I've been reading manga since elementary, so it's hard for me to come up with introductory works. On the other hand, I know a number of people who are interested in manga but intimidated by the large number of titles as well as the different format.
On the whole, I am going to suggest right-to-left titles. It may seem easier to start with a flipped work, but it's about the same learning curve. Manga, especially shojo manga, uses 'indefinite' panels rather than the strict rectangles of western graphic novels.
For those confused by 'indefinite' panels, see the above page from Aishiteruze Baby** (Yoko Maki). It might be a hard page to start with because there are a number of people speaking in the background in addition to the main action. You can still follow the flow of the art. The top right corner ends the previous scene, then the large art beneath it begins the new one. The next panel is the top left corner, followed by the bottom right, and ending with the bottom left. Though it's right-to-left instead of left-to-right, the panels and bubbles are still oriented top-to-bottom.
For those confused by the term 'shojo manga,' it simply refers to girls' comics. The other common division used in the US is 'shonen,' or boys' comics. There are other genres, but many of them blend into each other. The final determination is the genre of the magazine it was originally published in.
The other restriction I put on my selections is I limited myself to mostly happy titles. Saikano (Shin Takahashi) is a beautiful work, with spare art that seems to minimal at first, until you realize how well it fits the story. Of course, if you don't cry about once per volume of Saikano you have no heart. It's a bit to deep for a starting point.
Instead, I'm going to open my primer with a comedy: Haunted House by Mitsukazu Mihara.
Sabato Obiga just once a girlfriend, but every time he brings one home his family manages to scare her off. Both the humor and the moral translate well. Sometimes research into Japanese culture is needed to properly appreciate a tale, but no one could argue with the family's motivation. Mitsukazu Mihara has beautiful, stylized art well-showcased in a variety of series and one-shot volumes. I chose one of her one-shots because it allows for a lack of monetary committment. Her other volumes are more heavily influenced by Gothic Lolita fashion and sensibility and might be less immediately accessible.
My second recommendation is the bildungsroman (of a sort) Paradise Kiss by Ai Yazawa.
This series is contained within a mere five volumes, much shorter than Ai Yazawa's more popular NANA. Personally, I prefer it to that work. On the art side, Yazawa is top notch. Detailed, distinctive, and clear. She's also fabulous at characterization, need in this tale of first love and growing independence. Yukari just wanted to do what her parents wanted her to do, until she met a group of art students helmed by the charismatic and attractive George. She agrees to become the model for their "Paradise Kiss" label and soon begins to learn what she really wants from her life. I have yet to see the anime adaptation, but it's been reviewed favorably.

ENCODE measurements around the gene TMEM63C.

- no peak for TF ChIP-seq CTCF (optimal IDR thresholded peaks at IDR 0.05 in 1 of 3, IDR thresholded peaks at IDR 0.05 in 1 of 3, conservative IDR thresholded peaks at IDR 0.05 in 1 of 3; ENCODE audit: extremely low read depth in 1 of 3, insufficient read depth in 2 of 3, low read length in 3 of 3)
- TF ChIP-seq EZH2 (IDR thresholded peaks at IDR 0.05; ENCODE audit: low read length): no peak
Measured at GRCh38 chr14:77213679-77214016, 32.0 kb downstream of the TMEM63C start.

Next, I'm going to change gears with the much darker Death Note by Tsugumi Ohba and illustrated by Takeshi Obata.
Genius teenager Light finds the Death Note and decides to use it to create a utopia by killing criminals. Soon he's playing a game of cat-and-mouse with the world's best detective, known only as 'L.' This one is a bit more of a committment - twelve volumes total. The story is compelling psycologically and Obata's artwork is as beautiful as always. I used this one to start my dad on manga. Once you've finished the manga, there's an excellent anime adaptation, live action movies, and a light novel.
(Yes, that is from the anime - the dubbed anime - while this is about manga. However, it is just that epic.)
My next choice is again a longer series, but one worth the investment. Of course, I also encourage investment in the anime which goes in a much different direction. (Even as good as the anime is, the manga is better.) Primer choice #4 is Fullmetal Alchemist by Hiromu Arakawa.
Two brothers try to resurrect their mother using alchemy, but it goes awry. They want to restore their bodies using the Philosopher's Stone. The elder, Edward, joins the military to fund their quest. Unfortunately, things aren't very straightforward. This series will appeal to fans of science fiction and fantasy. Arakawa is an excellent storyteller and his art is a bit rough but flows nicely and is well-suited to the story. This one and Death Note are popular for a reason.
I think four is a good number, but I'll offer a few more suggestions:
Trigun by Yasuhiro Nightow: Great art, great story, western, sci-fi, and awesome. (Anime availabe and worth watching.)
Excel Saga by Rikdo Koshi: Possibly the wordiest manga ever. Utterly insane and requiring some knowledge of Japanese culture, but there's a handy glossary in the back. Once you're familiar with anime, manga, and have done some cultural research, watch the anime adaptation. It's absolutely hilarious, but the more you know the more jokes you'll get.
Nausicaa of the Valley of the Wind by Hayao Miyazaki: Beautiful, detailed art and a complicated by wonderful story about environmental protection in a post-apocolyptic world. The anime movie is one of my favorites, but it's compressing quite a bit into two hours.
Mushishi by Yuki Urushibara: Not sure how to describe this, except there's a reason it's won several awards. There's no overarching plotline, just a series of episodes, but they capture human emotion beautifully. There's also an anime and live action movie.
Okay, so Excel Saga might not be the best for beginners, but I had to pimp it. Feel free to disagree with my selections, suggest your own, or ask me for more!